The COVID-19 pandemic has rattled consumers for obvious reasons, not the least of which is forcing them to do more of their shopping online. The Food Marketing Institute suggests 21% of consumers tried online grocery shopping for the first time in the wake of the pandemic, and adds that 19% of them have stuck with the approach even though stores have reopened in the meantime. Shoppers already ordering groceries online did more of it this year too, and both groups are ultimately expected to double online shopping's share of the U.S. grocery market by 2025, according to an outlook from Mercatus and market research company Incisiv.

The coronavirus contagion, however, is also prompting less obvious changes in consumer behavior. Perhaps chief among them is a new affinity for private label consumer goods like Costco's (NASDAQ:COST) Kirkland Signature brand or Kroger's (NYSE:KR) Simple Truth. Forced by a limited availability of rival products as well as cost concerns, consumers gave these alternatives a shot. Surprise! They like them well enough that many consumers intend to continue buying these goods even when they no longer have to. This translates into an edge for a couple of these store chains.

Woman browsing a grocery store aisle.

Image source: Getty Images.

Private labels turn into powerhouses

Years ago, "generics" didn't get a whole lot of love from retailers, and grocers in particular. Consumers weren't particularly impressed either.

Much has changed in the meantime. Stores began to treat their own products more like national brands -- an effort that rethought packaging, production, and placement. The end result is incredible growth of this category. Though it's still only a fraction of national brands' share of the packaged goods market, research outfit IRI estimates last year's private label revenue growth doubled the country's pace of growth for non-private label items.

And it's well they should make this shift. CBInsights estimated that gross margins are between 25% and 30% better on a grocery store's house brands, versus margins of only around 1% on nationally recognized items.

This year's unusual disruption has only accelerated private label grocery demand. A survey performed by Magid in May indicates that six-out-of-10 U.S. consumers plan on buying a store brand again after being forced to try it in the early days of the pandemic. By June, that proportion had inched up to seven-out-of-10 consumers. Both figures jibe with a similar report from marketing and branding agency Ketchum, which posted poll results in the middle of the year suggesting 63% of U.S. consumers plan on buying more private-label goods in the future, as the importance of brand names fades.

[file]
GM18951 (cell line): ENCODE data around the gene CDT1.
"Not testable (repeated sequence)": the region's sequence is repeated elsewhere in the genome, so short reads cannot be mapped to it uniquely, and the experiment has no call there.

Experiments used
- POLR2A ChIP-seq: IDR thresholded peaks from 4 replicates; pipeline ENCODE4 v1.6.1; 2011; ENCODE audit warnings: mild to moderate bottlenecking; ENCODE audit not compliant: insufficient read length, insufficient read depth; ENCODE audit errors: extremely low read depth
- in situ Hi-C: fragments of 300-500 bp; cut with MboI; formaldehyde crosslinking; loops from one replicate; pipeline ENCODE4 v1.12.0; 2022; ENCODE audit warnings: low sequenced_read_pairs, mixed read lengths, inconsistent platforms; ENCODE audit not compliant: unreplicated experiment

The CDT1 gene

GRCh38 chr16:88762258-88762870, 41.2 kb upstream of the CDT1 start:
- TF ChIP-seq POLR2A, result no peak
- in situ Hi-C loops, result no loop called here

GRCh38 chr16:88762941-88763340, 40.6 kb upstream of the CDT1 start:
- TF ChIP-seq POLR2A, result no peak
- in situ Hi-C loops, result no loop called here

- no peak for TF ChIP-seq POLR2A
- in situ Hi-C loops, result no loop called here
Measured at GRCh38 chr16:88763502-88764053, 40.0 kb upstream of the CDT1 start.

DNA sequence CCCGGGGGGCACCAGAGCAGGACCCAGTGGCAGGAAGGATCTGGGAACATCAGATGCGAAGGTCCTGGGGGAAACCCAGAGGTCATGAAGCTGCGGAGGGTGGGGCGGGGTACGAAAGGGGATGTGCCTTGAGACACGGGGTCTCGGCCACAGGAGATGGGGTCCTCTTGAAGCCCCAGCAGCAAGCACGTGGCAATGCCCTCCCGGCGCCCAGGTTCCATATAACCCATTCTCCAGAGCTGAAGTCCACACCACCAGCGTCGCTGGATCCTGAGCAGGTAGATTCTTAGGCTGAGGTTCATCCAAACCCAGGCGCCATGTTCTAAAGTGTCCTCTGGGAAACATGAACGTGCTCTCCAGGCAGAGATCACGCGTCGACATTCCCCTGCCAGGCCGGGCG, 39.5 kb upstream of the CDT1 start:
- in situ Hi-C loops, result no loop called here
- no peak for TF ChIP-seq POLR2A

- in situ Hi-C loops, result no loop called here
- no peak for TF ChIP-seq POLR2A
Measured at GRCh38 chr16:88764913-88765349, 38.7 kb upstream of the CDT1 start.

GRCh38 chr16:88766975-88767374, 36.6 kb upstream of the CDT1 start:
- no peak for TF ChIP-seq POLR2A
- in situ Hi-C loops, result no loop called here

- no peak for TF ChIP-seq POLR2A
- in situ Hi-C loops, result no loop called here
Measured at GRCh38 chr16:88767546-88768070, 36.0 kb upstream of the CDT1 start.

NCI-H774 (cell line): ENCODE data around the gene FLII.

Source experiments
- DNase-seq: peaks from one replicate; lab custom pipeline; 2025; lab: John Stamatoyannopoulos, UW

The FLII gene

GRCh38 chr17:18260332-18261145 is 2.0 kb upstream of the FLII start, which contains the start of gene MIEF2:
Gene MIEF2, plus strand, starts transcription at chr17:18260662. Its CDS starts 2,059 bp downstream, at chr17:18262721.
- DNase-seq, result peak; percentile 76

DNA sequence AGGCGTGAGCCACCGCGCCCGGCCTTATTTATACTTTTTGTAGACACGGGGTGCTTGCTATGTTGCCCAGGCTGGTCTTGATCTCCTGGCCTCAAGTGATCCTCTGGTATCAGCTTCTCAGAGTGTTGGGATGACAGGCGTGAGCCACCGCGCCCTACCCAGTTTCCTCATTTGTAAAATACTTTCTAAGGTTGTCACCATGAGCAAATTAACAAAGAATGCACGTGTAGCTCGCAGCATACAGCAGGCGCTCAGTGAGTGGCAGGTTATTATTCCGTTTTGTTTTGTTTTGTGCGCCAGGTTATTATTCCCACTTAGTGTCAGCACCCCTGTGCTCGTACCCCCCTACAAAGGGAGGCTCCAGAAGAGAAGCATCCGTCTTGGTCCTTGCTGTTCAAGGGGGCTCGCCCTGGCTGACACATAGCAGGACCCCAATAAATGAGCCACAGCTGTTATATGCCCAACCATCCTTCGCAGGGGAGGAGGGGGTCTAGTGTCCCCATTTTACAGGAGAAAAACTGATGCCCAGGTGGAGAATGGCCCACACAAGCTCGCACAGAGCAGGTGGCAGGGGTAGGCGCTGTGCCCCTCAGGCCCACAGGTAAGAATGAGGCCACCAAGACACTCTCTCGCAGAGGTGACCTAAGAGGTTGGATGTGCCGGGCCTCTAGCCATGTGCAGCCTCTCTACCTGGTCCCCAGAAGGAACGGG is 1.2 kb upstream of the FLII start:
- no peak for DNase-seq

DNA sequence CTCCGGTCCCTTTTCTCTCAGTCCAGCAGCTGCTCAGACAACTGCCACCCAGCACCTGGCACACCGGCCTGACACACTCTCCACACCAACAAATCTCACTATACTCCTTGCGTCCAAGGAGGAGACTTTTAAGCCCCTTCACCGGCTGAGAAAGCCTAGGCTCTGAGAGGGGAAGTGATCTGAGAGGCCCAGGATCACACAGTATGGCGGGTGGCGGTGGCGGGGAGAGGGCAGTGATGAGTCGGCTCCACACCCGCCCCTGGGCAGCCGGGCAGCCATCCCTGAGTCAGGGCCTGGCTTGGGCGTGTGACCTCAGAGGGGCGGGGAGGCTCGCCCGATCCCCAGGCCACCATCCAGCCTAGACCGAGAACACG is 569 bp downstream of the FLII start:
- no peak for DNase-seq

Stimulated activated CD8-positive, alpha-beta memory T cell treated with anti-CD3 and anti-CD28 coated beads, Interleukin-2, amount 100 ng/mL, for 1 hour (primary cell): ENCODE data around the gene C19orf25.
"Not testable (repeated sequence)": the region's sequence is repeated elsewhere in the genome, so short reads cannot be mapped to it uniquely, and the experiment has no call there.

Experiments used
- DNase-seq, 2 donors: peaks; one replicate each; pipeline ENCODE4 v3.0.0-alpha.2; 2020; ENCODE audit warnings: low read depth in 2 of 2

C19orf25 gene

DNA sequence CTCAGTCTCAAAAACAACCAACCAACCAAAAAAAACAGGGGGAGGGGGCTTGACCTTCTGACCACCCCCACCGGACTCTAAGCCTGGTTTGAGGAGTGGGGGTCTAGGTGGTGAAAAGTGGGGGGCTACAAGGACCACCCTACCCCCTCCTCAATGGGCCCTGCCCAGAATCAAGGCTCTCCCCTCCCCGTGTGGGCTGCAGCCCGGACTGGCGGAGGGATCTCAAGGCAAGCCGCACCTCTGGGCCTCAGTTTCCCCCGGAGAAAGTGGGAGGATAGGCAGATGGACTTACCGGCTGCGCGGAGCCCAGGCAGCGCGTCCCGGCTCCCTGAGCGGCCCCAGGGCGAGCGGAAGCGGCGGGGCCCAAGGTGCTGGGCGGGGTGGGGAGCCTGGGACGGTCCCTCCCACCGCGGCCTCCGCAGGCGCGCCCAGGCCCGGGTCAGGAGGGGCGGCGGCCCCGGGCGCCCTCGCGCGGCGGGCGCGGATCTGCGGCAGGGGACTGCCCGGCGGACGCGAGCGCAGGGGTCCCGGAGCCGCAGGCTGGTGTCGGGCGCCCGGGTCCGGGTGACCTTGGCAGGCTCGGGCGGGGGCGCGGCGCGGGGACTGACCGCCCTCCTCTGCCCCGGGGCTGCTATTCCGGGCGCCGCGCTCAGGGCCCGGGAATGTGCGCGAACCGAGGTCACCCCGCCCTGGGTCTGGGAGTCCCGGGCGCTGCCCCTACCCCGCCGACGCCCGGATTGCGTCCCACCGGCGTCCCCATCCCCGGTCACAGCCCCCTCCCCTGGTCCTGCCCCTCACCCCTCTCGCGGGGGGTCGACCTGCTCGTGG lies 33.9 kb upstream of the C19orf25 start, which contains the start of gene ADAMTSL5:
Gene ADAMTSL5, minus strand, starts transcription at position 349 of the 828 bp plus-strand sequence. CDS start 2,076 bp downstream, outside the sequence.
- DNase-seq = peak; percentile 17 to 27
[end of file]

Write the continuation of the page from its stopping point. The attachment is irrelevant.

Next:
One doesn't have to read between the lines to see this paradigm shift, and how it translates into new growth opportunities that field it the right way.

Private label winners

Most grocers do pretty well with their private label products. Kroger's Simple Truth chipped in $2.5 billion of last year's $23.1 billion worth of private label brand revenue, while Walmart (NYSE:WMT) reported its Great Value line alone does on the order of $27 billion worth of annual sales. Market research outfit Numerator estimates Great Value products can be found in nearly 90% of the country's households.

Of the names that could add the most shareholder value on the heels of this growing demand for house brands, however, Target (NYSE:TGT) and Costco are on top.

For Costco, private label is already big business. Kirkland Signature's annual sales on the order of $40 billion not only best Walmart's Great Value, they do so with only about a tenth as many stores. House brands now account for roughly a fourth of Costco's revenue. It's clearly figured out the winning formula for selling its own goods. A little more private label interest makes an outsized impact on its bottom line.

As for Target, its investors arguably have the most to gain from this shift.

While it's smaller than rival Walmart and grocery competitor Kroger, Target's size may ultimately work to its advantage. The company has the ability to create and cultivate new product categories like the aforementioned Good & Gather. For instance, Numerator estimates a little over 13% of the nation's households bought a Good & Gather food product in 2019 even though the house brand only launched in August of last year. Although the retailer doesn't divulge too many specifics about its nearly 50 store brands' results, several estimates peg store brands' share of the retailer's business at about one-third of its total revenue.

Investors will want to know that proportion may have already begun to grow in a big way too, after launching curbside grocery pickup nationwide in June including perishables and frozen goods. Last quarter's total sales were up nearly 21%, while same-store sales grew 10% year over year. Both were stronger improvements than most of its rivals achieved for the same quarter, and that was largely before the company added premium categories to its Good & Gather lineup. It's since added 600 over Good & Gather skus to its mix as well as launched Good & Gather Signature, expanding its appeal to consumers who now care more about what's in the package than the name on the package.

This article represents the opinion of the writer, who may disagree with the “official” recommendation position of a Motley Fool premium advisory service. We’re motley! Questioning an investing thesis -- even one of our own -- helps us all think critically about investing and make decisions that help us become smarter, happier, and richer.